Musgrove said...

As a telegraph hill resident I actually agree with Lou. We always had the East London Line, and therefore all the benefits of the connections to the Jubilee Line. What we all have lost is direct trains to and from Charring X. I love the ELL and am glad it's back, but there have been no additional benefits to me since it returned. I am glad others have been able to gain from the expansion though.

Anonymous said...

That's two.......

Tamsin said...

Um, sorry, you can't count - there's me as well (and I've been saying it from the outset) which I think makes three...

MTSIB said...

@Monkeyboy & Matt-Z

The difference between a stop at Brockley and nearly all other provincial stations between Brighton and Bedford is that it would offer an interchange to the ELL. This would be of benefit to more than just Brockley residents.

For instance, the journey between East Croydon and Canary Wharf is about half an hour. Changing to the ELL at Brockley to avoid London Bridge could save up to 10 minutes on this (taking account of the time to make the change). Reducing congestion at London Bridge if this interchange was used would also be of widespread benefit.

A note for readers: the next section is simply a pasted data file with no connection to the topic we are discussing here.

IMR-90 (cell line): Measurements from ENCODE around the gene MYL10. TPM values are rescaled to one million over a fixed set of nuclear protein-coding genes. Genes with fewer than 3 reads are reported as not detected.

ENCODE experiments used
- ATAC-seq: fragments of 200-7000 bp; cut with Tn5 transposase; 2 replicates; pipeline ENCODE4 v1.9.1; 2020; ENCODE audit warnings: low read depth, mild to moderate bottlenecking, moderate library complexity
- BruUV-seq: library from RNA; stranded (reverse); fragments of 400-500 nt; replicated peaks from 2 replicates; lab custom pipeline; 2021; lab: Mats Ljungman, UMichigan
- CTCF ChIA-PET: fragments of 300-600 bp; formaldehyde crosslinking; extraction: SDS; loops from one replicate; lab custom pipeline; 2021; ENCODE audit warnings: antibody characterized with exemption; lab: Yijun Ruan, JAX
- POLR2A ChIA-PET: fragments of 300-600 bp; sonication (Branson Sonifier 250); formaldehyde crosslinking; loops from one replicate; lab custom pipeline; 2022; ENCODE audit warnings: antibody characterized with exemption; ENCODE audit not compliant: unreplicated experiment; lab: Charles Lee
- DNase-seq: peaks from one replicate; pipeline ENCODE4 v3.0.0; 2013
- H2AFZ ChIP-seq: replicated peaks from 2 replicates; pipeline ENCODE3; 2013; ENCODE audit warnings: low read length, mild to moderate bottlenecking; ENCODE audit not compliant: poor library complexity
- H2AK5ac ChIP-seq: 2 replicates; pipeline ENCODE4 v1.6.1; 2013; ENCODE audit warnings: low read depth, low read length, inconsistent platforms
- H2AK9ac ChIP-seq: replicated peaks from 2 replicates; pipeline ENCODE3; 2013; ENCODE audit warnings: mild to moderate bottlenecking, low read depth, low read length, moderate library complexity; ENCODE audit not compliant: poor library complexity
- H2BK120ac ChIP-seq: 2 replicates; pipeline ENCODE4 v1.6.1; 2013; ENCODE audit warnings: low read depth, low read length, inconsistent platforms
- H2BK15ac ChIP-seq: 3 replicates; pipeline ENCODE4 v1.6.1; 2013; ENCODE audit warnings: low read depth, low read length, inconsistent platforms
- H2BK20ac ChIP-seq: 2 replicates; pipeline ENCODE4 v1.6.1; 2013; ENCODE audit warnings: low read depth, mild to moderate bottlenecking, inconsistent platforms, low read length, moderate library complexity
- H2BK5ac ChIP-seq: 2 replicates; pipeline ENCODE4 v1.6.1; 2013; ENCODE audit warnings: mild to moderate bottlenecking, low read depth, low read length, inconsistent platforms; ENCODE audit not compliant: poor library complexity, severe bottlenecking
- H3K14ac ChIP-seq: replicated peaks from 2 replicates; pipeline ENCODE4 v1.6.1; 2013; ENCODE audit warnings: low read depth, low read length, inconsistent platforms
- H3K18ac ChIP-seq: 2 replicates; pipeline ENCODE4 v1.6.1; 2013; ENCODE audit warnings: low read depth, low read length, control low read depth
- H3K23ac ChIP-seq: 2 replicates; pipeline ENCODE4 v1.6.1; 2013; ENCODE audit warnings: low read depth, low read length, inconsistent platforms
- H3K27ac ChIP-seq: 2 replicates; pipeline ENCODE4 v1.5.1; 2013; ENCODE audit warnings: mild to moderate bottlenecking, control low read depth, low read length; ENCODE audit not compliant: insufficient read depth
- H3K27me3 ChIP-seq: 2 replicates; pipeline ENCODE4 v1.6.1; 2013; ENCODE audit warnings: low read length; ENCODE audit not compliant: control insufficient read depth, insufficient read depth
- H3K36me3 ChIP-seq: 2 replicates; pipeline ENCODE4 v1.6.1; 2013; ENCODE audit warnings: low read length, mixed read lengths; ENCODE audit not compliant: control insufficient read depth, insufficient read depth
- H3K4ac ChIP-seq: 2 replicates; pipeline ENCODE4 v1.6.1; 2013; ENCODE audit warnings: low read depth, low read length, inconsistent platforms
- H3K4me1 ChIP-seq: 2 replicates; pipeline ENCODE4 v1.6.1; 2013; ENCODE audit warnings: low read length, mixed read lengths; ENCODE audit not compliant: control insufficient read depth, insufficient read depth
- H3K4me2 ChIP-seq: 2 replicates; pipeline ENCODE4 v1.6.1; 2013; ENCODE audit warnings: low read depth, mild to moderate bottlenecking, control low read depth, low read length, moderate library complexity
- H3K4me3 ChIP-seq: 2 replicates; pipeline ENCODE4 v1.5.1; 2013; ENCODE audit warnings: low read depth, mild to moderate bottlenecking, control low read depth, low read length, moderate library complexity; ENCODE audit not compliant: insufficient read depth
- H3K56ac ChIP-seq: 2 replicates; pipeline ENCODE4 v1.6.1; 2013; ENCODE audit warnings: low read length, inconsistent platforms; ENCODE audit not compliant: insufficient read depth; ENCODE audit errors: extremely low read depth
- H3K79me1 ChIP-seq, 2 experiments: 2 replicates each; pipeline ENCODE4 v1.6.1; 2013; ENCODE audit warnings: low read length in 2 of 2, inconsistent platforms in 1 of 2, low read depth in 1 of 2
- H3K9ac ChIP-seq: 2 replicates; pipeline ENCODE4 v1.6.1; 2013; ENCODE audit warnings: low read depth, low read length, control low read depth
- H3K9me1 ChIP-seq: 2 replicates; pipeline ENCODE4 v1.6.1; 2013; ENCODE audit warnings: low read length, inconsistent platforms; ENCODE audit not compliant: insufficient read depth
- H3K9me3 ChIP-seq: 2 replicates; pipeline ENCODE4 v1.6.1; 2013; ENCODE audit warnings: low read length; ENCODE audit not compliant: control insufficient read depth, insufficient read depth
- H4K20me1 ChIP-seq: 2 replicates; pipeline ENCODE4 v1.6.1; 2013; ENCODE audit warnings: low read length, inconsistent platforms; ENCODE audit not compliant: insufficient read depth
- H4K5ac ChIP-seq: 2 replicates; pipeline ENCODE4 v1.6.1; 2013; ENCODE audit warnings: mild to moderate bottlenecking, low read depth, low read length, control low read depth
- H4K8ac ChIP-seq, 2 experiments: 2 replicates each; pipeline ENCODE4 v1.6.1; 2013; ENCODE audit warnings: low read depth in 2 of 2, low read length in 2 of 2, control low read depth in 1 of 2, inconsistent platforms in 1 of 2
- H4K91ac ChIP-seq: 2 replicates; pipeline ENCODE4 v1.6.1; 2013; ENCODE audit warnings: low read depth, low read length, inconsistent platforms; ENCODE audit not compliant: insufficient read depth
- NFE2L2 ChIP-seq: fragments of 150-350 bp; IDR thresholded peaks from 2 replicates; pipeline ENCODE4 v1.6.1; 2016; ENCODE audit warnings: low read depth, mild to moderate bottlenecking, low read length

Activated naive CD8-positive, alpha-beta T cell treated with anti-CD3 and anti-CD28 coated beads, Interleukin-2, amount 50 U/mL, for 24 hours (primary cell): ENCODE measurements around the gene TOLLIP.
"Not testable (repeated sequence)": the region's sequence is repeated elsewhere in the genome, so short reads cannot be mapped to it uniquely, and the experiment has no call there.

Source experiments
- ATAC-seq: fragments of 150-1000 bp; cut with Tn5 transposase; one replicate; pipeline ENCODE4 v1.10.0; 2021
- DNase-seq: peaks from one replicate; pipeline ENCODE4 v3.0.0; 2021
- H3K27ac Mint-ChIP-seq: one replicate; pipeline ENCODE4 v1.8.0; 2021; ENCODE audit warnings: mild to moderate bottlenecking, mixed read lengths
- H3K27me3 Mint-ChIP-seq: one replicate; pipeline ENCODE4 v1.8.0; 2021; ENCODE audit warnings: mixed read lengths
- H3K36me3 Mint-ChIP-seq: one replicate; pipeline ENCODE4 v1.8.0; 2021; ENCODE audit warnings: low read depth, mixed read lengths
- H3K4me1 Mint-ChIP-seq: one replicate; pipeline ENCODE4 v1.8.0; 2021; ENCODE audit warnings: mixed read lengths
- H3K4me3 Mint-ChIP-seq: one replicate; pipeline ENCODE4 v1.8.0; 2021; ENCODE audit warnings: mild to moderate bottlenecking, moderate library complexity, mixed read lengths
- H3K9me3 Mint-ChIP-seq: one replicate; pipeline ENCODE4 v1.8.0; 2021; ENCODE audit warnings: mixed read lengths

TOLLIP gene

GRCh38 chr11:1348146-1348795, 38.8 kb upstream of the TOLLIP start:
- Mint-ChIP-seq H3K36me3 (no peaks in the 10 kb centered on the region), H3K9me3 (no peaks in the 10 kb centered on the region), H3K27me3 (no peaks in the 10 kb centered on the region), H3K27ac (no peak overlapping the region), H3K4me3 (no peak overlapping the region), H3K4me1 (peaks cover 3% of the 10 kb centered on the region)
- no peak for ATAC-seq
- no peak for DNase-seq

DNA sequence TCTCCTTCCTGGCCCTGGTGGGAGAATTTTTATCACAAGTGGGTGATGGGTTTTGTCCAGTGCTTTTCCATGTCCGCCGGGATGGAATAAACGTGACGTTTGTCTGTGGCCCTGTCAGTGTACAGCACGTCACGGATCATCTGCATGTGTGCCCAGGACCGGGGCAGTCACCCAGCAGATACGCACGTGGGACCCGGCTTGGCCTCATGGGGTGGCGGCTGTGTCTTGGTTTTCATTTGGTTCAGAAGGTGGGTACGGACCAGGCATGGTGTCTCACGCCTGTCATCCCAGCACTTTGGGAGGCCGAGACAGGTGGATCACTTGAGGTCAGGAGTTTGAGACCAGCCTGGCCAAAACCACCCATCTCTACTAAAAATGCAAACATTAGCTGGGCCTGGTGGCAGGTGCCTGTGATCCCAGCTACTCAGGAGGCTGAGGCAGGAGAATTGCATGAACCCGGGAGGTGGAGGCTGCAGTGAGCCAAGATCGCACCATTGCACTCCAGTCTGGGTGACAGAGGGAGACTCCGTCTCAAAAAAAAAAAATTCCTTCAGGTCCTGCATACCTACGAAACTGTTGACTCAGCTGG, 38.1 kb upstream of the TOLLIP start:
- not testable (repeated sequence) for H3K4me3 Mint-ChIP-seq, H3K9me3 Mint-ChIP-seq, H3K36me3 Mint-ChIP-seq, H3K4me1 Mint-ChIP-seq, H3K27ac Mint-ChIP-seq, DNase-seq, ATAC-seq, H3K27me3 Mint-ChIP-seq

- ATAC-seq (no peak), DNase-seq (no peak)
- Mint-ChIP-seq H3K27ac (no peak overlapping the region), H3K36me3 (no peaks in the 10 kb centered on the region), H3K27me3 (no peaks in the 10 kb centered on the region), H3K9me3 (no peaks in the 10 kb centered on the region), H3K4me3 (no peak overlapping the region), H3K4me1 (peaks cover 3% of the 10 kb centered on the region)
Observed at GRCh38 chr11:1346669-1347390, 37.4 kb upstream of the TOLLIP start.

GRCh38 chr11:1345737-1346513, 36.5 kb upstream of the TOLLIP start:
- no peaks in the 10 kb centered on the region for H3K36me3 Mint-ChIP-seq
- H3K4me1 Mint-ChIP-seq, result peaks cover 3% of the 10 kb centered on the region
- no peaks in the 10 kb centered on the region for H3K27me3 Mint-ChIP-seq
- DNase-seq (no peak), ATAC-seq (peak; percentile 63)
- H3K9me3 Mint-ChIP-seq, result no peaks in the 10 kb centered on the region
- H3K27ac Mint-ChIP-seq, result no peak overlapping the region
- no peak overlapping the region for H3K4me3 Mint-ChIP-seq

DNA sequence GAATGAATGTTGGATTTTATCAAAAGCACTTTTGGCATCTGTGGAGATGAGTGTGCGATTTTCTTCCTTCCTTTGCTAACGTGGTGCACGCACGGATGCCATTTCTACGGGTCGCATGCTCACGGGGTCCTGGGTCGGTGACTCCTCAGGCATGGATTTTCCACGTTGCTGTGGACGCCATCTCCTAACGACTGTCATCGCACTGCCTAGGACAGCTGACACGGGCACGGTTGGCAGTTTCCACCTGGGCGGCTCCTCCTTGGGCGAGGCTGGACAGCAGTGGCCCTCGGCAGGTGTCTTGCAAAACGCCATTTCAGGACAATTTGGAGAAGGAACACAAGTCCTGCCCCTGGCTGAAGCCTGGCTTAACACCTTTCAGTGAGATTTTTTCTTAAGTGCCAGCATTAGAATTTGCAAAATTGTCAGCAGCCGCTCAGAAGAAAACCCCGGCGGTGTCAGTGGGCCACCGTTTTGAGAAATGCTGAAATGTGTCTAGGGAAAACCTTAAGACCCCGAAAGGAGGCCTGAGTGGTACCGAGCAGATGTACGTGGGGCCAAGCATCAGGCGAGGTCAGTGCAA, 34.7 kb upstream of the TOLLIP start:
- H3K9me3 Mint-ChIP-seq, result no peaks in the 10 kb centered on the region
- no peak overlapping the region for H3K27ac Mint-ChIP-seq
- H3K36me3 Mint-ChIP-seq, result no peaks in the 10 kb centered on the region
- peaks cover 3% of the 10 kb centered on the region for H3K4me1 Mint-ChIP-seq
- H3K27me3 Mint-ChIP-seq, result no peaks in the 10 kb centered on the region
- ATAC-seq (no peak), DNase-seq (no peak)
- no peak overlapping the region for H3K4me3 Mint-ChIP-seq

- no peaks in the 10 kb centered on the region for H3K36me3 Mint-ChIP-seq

But I take your main point that the demonstrable benefit would need to be large to justify adding a stop.

I've never been able to find data on journey numbers, just entry/exit from stations. So I've no idea if it's a dozen people going from East Croydon to Canary Wharf or thousands each day. Any idea if this sort of thing is publicly available?

Monkeyboy said...

But it's not just a case of stopping, like a bus. You would have to reconfigure miles of track and would disrupt southern and the Ell - the very service you want to interchange with.

Brockley Nick said...

@Tamsin, I could have sworn that after much grouching from you and self-defeating behaviour from your husband, who continued to go to Canary Wharf via bus and DLR even once the ELL offered a much better connection, you recently conceded on another thread that it had its advantages?

Brockley Dogging Society said...

We prefer to use Baker Street to change from the Hammersmith and City to the Bakerloo line, often at high-speed.

MTSIB said...

@Monkeyboy,

Thanks. Sorry for my ignorance (but thanks for bearing with me), but do you mean a physical reconfiguration of miles of track or a reconfiguration of the timetable for that stretch?